At first, when Bilbo came out into the gardens, he thought he was alone, for he saw no elves around. He found a nice patch of grass and sat down with his back against a tree trunk, and he lit his pipe, humming to himself some tune he had picked up from the minstrels, without having any idea what the song was about. After puffing a bit, he raised his eyes—and through the cloud of smoke, he suddenly noticed a little figure standing some distance away, watching him curiously from between the trees.

The fellow was very small indeed, and for the first instant, forgetting all reason, Bilbo mistook him for a hobbit, and nearly leapt up for delight. But he was not a hobbit, as Bilbo soon realized, looking again. He was too slim, and his hair was not curly at all. Bilbo tried not to feel disappointed about this, but he couldn't help thinking that it would have been nice to have some of his own people around. He loved listening to the elves, and he even enjoyed talking with Gandalf and the dwarves (when they had time for him); but it wasn't the same as sitting in a nice cozy garden with good, plain hobbit folk, sharing a cup of tea and watching the caterpillars. That was one kind of pleasure that Bilbo supposed the elves would never quite understand.

The figure in the trees was still watching him, still curious, and even though he wasn't a hobbit, Bilbo decided to invite him over. He was starting to feel lonely now, with no one else around.

"Hello!" Bilbo called, waving his pipe a bit in greeting. "Would you like to join me?"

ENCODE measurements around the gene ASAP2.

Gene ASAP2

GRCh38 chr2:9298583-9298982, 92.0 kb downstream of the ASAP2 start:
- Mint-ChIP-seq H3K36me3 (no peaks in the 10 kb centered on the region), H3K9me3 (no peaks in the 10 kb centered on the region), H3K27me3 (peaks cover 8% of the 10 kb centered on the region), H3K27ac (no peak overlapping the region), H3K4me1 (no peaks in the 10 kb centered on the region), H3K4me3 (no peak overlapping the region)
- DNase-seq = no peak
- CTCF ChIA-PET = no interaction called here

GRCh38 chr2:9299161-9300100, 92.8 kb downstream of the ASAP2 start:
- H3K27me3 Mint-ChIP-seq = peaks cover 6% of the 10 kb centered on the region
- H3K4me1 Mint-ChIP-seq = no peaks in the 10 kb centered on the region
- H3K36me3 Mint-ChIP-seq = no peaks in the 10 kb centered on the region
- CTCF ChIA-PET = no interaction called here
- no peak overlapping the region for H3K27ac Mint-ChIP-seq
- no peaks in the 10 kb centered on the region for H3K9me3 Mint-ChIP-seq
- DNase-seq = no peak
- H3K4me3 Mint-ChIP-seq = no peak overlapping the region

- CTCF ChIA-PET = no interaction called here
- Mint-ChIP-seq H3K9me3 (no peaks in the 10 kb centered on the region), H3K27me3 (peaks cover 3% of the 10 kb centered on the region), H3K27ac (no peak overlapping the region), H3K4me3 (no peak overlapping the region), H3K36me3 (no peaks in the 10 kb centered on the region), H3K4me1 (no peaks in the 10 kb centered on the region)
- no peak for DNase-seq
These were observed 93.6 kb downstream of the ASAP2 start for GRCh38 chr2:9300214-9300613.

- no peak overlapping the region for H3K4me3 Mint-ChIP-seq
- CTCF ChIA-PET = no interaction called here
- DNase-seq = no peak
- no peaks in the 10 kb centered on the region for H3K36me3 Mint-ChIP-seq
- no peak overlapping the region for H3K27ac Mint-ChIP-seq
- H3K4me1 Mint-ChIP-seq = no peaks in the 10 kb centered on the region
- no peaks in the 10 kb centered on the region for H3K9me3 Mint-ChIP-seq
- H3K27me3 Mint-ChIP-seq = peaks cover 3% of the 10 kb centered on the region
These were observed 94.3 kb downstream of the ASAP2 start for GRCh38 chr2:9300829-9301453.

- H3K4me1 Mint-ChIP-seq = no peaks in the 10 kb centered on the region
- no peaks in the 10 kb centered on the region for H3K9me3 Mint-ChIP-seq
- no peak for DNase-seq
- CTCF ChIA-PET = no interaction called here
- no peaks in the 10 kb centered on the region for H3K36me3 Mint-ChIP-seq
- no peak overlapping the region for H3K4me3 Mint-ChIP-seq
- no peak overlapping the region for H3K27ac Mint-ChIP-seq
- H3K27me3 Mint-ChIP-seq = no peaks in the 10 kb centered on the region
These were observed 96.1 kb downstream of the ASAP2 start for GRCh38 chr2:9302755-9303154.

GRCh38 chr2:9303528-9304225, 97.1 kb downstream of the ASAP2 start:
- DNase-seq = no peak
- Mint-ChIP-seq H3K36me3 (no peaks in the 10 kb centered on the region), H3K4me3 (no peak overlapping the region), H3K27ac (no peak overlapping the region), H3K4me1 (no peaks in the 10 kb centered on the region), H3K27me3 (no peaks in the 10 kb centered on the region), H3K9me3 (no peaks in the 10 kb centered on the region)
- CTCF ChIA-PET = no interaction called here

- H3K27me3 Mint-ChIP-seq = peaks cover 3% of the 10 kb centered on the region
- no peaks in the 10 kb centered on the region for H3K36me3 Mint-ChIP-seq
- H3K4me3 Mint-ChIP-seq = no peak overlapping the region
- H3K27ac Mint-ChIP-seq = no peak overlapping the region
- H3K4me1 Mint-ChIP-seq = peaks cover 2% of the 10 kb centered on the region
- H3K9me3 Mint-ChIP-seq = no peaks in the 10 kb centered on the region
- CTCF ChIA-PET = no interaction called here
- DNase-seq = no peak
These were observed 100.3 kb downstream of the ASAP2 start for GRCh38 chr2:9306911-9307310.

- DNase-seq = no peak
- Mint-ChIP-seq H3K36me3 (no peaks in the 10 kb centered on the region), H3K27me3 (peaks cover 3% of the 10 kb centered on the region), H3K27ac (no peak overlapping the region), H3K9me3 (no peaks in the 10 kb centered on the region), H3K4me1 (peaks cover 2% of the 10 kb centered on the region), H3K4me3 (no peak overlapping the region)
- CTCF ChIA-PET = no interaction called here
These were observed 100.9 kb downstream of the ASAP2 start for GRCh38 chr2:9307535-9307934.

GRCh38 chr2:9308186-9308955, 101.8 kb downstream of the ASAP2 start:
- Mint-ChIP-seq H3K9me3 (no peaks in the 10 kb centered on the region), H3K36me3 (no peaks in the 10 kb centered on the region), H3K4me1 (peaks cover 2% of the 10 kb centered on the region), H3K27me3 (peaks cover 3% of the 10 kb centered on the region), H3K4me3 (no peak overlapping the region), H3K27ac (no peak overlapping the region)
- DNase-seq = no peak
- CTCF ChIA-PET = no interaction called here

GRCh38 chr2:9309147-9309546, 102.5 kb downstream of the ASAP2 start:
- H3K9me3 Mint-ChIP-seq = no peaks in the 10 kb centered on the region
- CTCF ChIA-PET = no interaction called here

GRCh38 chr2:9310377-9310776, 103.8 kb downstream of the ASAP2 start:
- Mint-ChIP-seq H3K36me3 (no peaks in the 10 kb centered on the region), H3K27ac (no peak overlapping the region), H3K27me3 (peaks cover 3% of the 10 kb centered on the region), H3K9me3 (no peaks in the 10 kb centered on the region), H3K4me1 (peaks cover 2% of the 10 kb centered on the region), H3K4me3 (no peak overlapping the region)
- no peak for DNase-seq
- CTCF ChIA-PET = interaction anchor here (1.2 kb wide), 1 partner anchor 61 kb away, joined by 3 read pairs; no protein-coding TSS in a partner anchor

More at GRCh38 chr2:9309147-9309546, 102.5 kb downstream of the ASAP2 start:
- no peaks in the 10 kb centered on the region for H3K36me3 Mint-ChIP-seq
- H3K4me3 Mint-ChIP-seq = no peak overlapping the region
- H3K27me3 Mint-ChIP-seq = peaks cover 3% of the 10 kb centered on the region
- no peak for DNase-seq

The figure seemed surprised, but hesitated only a moment before he nodded, apparently glad of the invitation. As he came closer, Bilbo got a better look at him: he really was a tiny little person, scarcely any taller than Bilbo himself, and not nearly so wide. He looked very young. From his silvery robes and black cloth boots, Bilbo guessed that he must have been an Elf-boy; yet there was something about him that was not altogether Elvish—or so it seemed to Bilbo, who admittedly was no expert on elves.

When the boy had come within a few paces, he stopped and made a short, respectful bow, without speaking.

"Oh, now!" said Bilbo, a bit flustered. "I don't know about that." Bowing to guests was probably a custom for Elvish children, he supposed, but it seemed excessively formal to bother about it now, out here in the warm gardens—him sitting barefoot under a tree, and still in his travel-stained coat and fraying trousers. He puffed on his pipe some more while the boy stood there, and at last he exclaimed, to fill the silence: "What a wonderful evening!"

This did not seem to have occurred to the boy, who turned and looked around at the trees in a distracted sort of way, more out of courtesy than any genuine interest. His eyes soon returned to Bilbo, however; he clearly felt that if there was anything wonderful about the evening, it was sitting right in front of him, with grass sticking up between its toes.

"Sit down, if you like," said Bilbo. "There is plenty of room." He drew on his pipe and blew out a large, beautiful smoke-ring—one of his very best, he thought proudly to himself—but the boy barely glanced at it. He went on looking at Bilbo in silent wonder, and finally sat down beside him on the ground.

He said, "You came with the dwarves."

"Yes—and what a pity that I shall be leaving with them, too!" answered Bilbo. Heaving a little regretful sigh, he looked off into the trees. "I think that I could stay here forever. But who knows if I shall ever come back again?"

The boy studied him very carefully.

"You are not a dwarf, are you?"

"Me?" Bilbo laughed. "Bless me, no! I'm just a hobbit. I don't suppose you meet many hobbits here in Rivendell."